Medical Council wrong, says NORML

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Contrary to what the Medical Council says, cannabis is not illegal if used with a license or prescription, says cannabis law reform group NORML.

“This is the same as with opiates such as morphine which are commonly prescribed,” said spokesperson Chris Fowlie.

Section 14 of the Misuse of Drugs Act is for issuing licenses. One of the conditions in the associated regulations is to have the written support of the patient’s doctor.

“Furthermore, section 8 says “any medical practitioner, dentist or veterinarian may prescribe, produce, manufacture, supply, or administer controlled drugs”.

The UK-made cannabis extract Sativex was this year made available to be prescribed by GP’s.

As for the Medical Council’s Chairman Dr John Adams’ proclamation that “arguments and debates over the decriminalisation of marijuana were irrelevant to its current status as an illegal drug” – WTF???

Cannabis requests illegal

By Elspeth McLean, Otago Daily Times, on Fri, 23 Dec 2011

Doctors are being asked not to sign medical certificates supporting the use of marijuana to relieve chronic pain.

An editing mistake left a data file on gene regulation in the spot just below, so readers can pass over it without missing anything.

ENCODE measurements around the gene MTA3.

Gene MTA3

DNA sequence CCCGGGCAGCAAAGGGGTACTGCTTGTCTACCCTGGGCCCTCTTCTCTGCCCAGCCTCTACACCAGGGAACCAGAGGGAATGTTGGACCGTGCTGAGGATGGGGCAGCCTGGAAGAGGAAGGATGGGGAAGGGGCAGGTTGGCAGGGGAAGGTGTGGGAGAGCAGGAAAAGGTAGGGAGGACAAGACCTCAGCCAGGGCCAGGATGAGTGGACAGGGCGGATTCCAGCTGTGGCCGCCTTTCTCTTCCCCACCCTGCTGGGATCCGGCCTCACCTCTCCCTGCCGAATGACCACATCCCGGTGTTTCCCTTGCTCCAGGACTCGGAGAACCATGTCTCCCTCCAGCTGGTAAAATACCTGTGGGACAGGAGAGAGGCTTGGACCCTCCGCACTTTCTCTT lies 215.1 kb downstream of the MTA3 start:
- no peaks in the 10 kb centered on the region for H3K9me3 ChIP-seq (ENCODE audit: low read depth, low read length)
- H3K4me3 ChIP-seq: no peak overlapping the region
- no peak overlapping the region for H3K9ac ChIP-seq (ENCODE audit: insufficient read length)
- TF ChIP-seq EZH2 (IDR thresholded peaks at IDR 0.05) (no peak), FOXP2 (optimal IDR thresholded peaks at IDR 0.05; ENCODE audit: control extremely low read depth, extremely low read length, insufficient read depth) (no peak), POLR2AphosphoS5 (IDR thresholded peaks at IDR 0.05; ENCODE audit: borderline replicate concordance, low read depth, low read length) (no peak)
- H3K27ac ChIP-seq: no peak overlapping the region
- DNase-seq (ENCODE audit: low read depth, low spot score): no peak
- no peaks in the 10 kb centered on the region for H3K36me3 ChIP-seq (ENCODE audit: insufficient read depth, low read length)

Their regulatory body, the Medical Council of New Zealand, says it has received two complaints in the past year over the issue.

In its latest newsletter it says in both cases the doctor was asked by a patient to write in support of the continued use of marijuana for the relief of chronic pain, and they did so.

The council was not prepared to say where the complainants or the doctors were from or what action had been taken with the doctors concerned.

Chairman Dr John Adams said the council took the view that “certificates of this type do not meet minimum standards of professionalism”.

“If asked for such a certificate, we suggest that doctors decline the request.”

The newsletter pointed out marijuana was a class C drug and penalty for possession was three months jail and/or a $500 fine.

The writer of the news item, the council’s medical adviser, Dr Steven Lillis, said the ethical arguments and debates over the decriminalisation of marijuana were irrelevant to its current status as an illegal drug.

A medical certificate supporting its use was “condoning and abetting someone to do something that is illegal”.

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